If you’re like most people, you sometimes find it all but impossible to complete all the tasks you need to get done in a day. And if you’re honest with yourself, distractions are often responsible for many of your daily inefficiencies. But what can be done about this?
Five Ways to Shrug Off Distractions
People often express frustration over the fact that they don’t have enough time in the day or the week to accomplish all the duties they need to finish. But is this really true?
A growing body of research says otherwise. “When we evaluated the work habits of business owners and their key executives, we discovered that time-wasting, low-value and no-value activities accounted for more than 30% of their workweeks,” says David Finkel, one of the authors behind a leading study on distractions and productivity in the workplace.
In total, Finkel and his team established that business owners and their employees waste an average of 21.8 hours per week; which amounts to roughly 4.5 hours per workday.
Nobody is going to accuse you of wasting that much time every day, but you might be surprised to discover you’re more average than you would like to believe. Even if you waste only two hours per day—less than half the average—just think about how much time that totals over the course of a month, a year, or a lifetime!
At the heart of time that’s been wasted are distractions. So it’s only natural to begin there. Let’s explore a few simple techniques that should empower you to reclaim valuable time in your day.
1. Silence Notifications
When you’re in a state of smooth flow, nothing interrupts it like a text message buzz, email ding, or push notifications. As soon as you hear one of these go off, your brain can’t help cuing you to stop what you’re doing and respond.
Before you know it, you’ve spent 10 minutes going down a rabbit hole and your productivity has gone by the wayside.
The best defense is to silence your notifications during vital work periods. This means you must consciously shut down messaging apps, place them on silent, and put your mobile devices out of reach.
2. Wear a Watch
This advice might not sound all that on point, but it can be a highly effective tactic. Ultra-productive individuals use this ploy to reclaim valuable time in their day.
By wearing a watch, rather than rely on your smartphone to check the time, you lower your risk of getting distracted. Instead of picking up your phone to look at its digital clock—which exposes you to notifications and other disturbances—you may simply glance at your wrist and move on with your day.
3. Create Periods of Solitude
Another effective move is to schedule periods of time where you do not allow yourself to be distracted. This means physically writing such breaks into your schedule and letting other people know you’re unavailable during those periods.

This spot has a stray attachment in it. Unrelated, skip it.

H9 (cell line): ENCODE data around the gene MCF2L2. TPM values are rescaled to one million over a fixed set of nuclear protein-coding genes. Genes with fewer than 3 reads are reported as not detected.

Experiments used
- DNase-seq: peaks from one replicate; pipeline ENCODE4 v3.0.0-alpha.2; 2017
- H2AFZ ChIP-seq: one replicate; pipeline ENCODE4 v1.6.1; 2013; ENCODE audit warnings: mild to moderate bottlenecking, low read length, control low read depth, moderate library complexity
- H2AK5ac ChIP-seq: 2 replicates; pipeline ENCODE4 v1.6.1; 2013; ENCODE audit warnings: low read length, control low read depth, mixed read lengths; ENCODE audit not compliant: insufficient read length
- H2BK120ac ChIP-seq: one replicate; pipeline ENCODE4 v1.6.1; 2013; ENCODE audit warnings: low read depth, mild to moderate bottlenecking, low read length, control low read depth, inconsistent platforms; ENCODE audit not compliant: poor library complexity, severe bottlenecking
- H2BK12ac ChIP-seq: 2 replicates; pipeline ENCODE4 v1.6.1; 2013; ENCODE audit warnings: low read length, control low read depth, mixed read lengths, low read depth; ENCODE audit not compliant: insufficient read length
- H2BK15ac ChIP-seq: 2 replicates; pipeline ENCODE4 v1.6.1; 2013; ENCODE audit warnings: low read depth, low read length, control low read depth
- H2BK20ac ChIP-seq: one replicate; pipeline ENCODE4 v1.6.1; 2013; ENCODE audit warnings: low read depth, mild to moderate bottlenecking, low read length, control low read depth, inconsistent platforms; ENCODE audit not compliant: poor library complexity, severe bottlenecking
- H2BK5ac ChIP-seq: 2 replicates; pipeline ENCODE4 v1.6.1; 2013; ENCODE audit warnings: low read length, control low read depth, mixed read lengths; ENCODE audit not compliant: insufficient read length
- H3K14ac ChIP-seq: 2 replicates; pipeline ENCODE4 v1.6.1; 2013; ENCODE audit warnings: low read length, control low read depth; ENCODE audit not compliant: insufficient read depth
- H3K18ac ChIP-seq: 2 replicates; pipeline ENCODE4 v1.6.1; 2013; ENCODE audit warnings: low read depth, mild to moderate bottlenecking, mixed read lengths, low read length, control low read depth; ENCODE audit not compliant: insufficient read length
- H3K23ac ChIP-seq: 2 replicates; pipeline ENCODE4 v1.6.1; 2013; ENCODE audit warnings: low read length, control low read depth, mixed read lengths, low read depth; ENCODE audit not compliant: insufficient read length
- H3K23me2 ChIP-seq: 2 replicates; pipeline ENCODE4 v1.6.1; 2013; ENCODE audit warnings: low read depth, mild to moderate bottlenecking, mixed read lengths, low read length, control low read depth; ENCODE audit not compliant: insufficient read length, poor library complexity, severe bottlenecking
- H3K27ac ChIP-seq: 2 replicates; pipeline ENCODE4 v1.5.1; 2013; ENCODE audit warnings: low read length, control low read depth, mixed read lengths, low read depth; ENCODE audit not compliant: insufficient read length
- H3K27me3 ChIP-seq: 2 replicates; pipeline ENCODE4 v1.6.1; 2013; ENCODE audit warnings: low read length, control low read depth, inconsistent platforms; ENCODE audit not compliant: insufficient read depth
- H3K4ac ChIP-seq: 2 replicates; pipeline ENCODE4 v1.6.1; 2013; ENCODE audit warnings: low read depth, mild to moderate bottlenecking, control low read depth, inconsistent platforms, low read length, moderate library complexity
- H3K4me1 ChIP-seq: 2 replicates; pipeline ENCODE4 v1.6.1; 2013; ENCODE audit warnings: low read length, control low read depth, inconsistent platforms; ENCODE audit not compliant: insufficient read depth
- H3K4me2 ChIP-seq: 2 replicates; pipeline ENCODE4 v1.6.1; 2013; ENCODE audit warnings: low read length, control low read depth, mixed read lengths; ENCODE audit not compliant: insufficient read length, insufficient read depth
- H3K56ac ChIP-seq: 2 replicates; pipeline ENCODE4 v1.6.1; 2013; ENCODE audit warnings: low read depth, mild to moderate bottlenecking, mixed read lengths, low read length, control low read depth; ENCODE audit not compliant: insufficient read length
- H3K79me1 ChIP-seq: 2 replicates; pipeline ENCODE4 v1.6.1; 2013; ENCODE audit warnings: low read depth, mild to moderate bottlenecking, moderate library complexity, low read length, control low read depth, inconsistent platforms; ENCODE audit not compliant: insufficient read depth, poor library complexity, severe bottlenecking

Blocks of solitude are effective for a couple of reasons. First, they allow you to work on crucial tasks without being interrupted by coworkers and technology.
Second, they create a space in which you can be alone to develop your thoughts. This can prove invaluable in the pursuit of creativity and mental clarity.
4. Avoid the News
Few distractions are more seductive yet discouraging than the news. Remember, news reports are designed to create frustration, ignite fear, and conjure up feelings of anxiety or inadequacy.
That’s how media firms draw clicks and make money. By avoiding the news—which is mostly nonsense, or at best irrelevant, to begin with—you can release your mind from the demands of news feeds and get more work accomplished within your limited timeframe.
5. Shorten Your Deadlines
Have you considered the possibility that your lack of productivity could be tied to loose and overly forgiving deadlines? Perhaps you may improve your odds of success by setting tighter deadlines for both work and personal responsibilities.
As Memory.ai explains, “Tight deadlines are a direct response to the logic of Parkinson’s Law, which argues that ‘work expands to fill the time available for its completion.’ By limiting the time available to complete a task, we are controlling that expansion. And the result, in theory, is increased productivity—as our deadline approaches, we start to make choices and trade-offs, scaling our efforts to meet it.”
Rather than giving yourself two weeks to finish something, why not shorten it to 10 days? Maybe you could get it done in just seven? Don’t be afraid to set ambitious goals that compel you to avoid distractions and get the job done.
Reclaim Your Productivity
Productivity and efficiency don’t have to be elusive buzzwords in your vocabulary. By learning how to neutralize distractions, you can simultaneously amplify your output and get more done. Where could you start?